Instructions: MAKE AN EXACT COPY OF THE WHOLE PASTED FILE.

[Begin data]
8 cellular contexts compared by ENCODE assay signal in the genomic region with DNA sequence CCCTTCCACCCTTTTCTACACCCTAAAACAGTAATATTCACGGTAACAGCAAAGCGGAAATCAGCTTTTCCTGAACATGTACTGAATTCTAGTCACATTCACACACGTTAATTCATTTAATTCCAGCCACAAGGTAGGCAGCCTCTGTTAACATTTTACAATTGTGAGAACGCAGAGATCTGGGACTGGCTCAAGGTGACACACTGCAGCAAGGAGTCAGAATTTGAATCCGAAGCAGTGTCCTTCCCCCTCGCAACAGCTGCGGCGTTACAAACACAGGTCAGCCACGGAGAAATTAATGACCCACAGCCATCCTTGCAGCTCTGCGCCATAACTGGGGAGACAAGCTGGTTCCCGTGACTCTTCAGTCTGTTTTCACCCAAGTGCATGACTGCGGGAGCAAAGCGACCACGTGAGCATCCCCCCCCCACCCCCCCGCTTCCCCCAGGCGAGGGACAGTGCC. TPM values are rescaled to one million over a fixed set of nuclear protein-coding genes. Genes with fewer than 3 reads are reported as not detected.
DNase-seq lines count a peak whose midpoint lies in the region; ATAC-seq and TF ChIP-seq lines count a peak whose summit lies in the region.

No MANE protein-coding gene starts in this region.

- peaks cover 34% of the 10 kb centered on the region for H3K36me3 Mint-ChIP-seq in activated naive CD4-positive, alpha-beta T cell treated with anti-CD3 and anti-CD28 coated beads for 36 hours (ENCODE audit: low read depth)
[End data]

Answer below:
8 cellular contexts compared by ENCODE assay signal in the genomic region with DNA sequence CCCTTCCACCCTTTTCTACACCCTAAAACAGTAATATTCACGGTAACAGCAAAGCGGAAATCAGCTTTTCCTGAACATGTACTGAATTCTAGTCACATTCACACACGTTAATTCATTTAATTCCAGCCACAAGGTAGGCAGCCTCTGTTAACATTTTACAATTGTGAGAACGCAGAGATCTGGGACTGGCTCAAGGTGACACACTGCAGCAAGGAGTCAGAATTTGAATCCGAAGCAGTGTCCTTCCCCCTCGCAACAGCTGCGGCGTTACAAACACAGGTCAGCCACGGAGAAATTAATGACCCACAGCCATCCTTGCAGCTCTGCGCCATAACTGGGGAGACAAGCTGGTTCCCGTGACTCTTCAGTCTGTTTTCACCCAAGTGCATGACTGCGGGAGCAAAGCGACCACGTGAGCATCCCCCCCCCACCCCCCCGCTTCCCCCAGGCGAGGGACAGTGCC. TPM values are rescaled to one million over a fixed set of nuclear protein-coding genes. Genes with fewer than 3 reads are reported as not detected.
DNase-seq lines count a peak whose midpoint lies in the region; ATAC-seq and TF ChIP-seq lines count a peak whose summit lies in the region.

No MANE protein-coding gene starts in this region.

- peaks cover 34% of the 10 kb centered on the region for H3K36me3 Mint-ChIP-seq in activated naive CD4-positive, alpha-beta T cell treated with anti-CD3 and anti-CD28 coated beads for 36 hours (ENCODE audit: low read depth)